Nature & Travel Book Reviews (page 2)

PEAKS ON THE HORIZON by Charlie Carroll
BIOGRAPHY & MEMOIR
Released: Feb. 10, 2015

"A gripping, enlightening journey."
An English traveler examines the occupation of Tibet firsthand while crossing paths with a Tibetan refugee whose life exemplifies that conflict. Read full book review >
DISPLACEMENT by Lucy Knisley
BIOGRAPHY & MEMOIR
Released: Feb. 8, 2015

"A moving but also very funny meditation on time, age and grace."
A 20-something cartoonist with a unique sense of humor sets off on a cruise to the Caribbean with her nonagenarian grandparents. Read full book review >

CURRENT AFFAIRS
Released: Feb. 3, 2015

"A meticulously detailed feat of rare footage inside the DPRK's propaganda machinery."
Exhaustively researched, highly engrossing chronicle of the outrageous abduction of a pair of well-known South Korean filmmakers by the nefarious network of North Korea's Kim Jong-Il. Read full book review >
THE ALMOST NEARLY PERFECT PEOPLE by Michael Booth
NATURE & TRAVEL
Released: Feb. 1, 2015

"Blithely reporting on the many quirks in dress (Norwegian dirndls), food (an odiferous Icelandic fish specialty) and excessive drinking (everywhere) that he encountered on his journeys, Booth offers an affectionate, observant, engaging look at Scandinavia, where trust, modesty and equality proudly prevail."
A shrewd look at Nordic life. Read full book review >
SHENANDOAH by Sue Eisenfeld
BIOGRAPHY & MEMOIR
Released: Feb. 1, 2015

"Eisenfeld writes about Shenandoah the way Annie Proulx writes about Wyoming or Edward Abbey about the deserts of the Southwest: pristine, unsentimental, eloquent prose."
A complicated history of conservation. Read full book review >

THE ITALIANS by John Hooper
HISTORY
Released: Jan. 29, 2015

"A thoroughly researched, well-written, ageless narrative of a fascinating people."
A compact but comprehensive study of the people of Italy. Read full book review >
THE GLOW OF PARIS by Gary Zuercher
NATURE & TRAVEL
Released: Jan. 15, 2015

"A superb pictorial evocation of the City of Light, full of dazzling images and intriguing lore."
Pictures of Seine River bridges frame nighttime views of the French capital in this striking coffee-table collection of photographs. Read full book review >
EVERY SECRET THING by Christopher Bartley
NATURE & TRAVEL
Released: Dec. 18, 2014

"Another solid, entertaining noir thriller from Bartley."
In Bartley's (A Bullet to Dream of, 2014, etc.) latest historical novel, a 1930s gangster with a conscience finds himself tangled up in big small-town mysteries involving murder, drugs and—most dangerous of all—young love.Read full book review >
BIOGRAPHY & MEMOIR
Released: Dec. 9, 2014

"Amusing and candid stories of a rich life lived in the natural world."
Field and Stream editor-at-large Heavey (It's Only Slow Food Until You Try to Eat It: Misadventures of a Suburban Hunter-Gatherer, 2014, etc.) compiles another group of humorous and thought-provoking essays on what it means to be an outdoorsman.Read full book review >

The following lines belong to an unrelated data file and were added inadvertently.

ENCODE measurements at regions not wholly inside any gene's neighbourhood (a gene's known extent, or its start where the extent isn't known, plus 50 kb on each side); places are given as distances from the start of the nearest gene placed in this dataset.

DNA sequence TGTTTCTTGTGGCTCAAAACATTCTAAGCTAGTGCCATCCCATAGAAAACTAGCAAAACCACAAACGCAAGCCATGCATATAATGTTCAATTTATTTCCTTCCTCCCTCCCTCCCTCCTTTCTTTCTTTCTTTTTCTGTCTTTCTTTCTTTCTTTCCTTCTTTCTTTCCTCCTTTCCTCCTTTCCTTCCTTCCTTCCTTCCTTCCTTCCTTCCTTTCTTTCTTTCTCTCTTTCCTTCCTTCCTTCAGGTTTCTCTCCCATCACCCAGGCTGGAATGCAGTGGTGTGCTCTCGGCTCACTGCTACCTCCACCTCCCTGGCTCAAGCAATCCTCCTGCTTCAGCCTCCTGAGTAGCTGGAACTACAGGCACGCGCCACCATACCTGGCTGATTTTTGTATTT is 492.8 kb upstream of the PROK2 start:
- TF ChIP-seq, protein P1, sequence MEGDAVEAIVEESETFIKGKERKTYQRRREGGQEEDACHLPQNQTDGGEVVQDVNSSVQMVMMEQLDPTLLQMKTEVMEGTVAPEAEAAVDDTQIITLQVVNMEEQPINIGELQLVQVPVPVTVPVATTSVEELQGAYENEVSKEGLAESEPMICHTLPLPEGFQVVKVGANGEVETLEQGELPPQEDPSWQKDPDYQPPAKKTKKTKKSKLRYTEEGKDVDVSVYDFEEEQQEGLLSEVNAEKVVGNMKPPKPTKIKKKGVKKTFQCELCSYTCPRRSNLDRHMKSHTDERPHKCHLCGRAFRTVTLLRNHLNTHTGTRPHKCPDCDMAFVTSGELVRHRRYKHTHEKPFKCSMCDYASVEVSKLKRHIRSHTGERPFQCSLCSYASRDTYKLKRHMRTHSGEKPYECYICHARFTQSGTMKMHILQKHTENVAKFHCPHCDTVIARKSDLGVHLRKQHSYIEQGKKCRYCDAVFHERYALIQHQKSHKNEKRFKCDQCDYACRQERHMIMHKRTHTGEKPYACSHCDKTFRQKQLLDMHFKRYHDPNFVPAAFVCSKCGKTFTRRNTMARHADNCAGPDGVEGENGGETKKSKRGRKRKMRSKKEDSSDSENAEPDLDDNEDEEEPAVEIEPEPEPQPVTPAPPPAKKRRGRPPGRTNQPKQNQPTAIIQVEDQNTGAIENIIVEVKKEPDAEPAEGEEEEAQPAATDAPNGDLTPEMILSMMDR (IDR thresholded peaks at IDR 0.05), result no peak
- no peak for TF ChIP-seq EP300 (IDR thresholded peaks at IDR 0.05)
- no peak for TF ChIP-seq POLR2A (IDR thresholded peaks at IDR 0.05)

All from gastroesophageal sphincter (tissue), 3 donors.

CURRENT AFFAIRS
Released: Dec. 9, 2014

"For readers with a strong interest in environmental and public health and food safety policy, this may be one of the most important books of the year."
A thorough examination of industrial chemicals in our food chain by an acclaimed French journalist and documentary filmmaker. Read full book review >
WHY DID THE CHICKEN CROSS THE WORLD? by Andrew Lawler
ENTERTAINMENT & SPORTS
Released: Dec. 2, 2014

"A splendid book full of obsessive travel and research in history, mythology, archaeology, biology, literature and religion."
The title tells all in this comprehensive account of how an anti-social south Asian fowl became the world's favorite food. Read full book review >
THE CARRY HOME by Gary Ferguson
BIOGRAPHY & MEMOIR
Released: Nov. 11, 2014

"A sprawling, lovely, nourishing tonic for all those who dip into it."
A eulogy to the too-early passing of the author's mate and a chronicle of the "[f]ive treks to five unshackled landscapes" to scatter her ashes. Read full book review >
Kirkus Interview
Frank Bruni
March 31, 2015

Over the last few decades, Americans have turned college admissions into a terrifying and occasionally devastating process, preceded by test prep, tutors, all sorts of stratagems, all kinds of rankings, and a conviction among too many young people that their futures will be determined and their worth established by which schools say yes and which say no. In Where You Go Is Not Who You’ll Be, New York Times columnist Frank Bruni explains why, giving students and their parents a new perspective on this brutal, deeply flawed competition and a path out of the anxiety that it provokes. “Written in a lively style but carrying a wallop, this is a book that family and educators cannot afford to overlook as they try to navigate the treacherous waters of college admissions,” our reviewer writes. View video >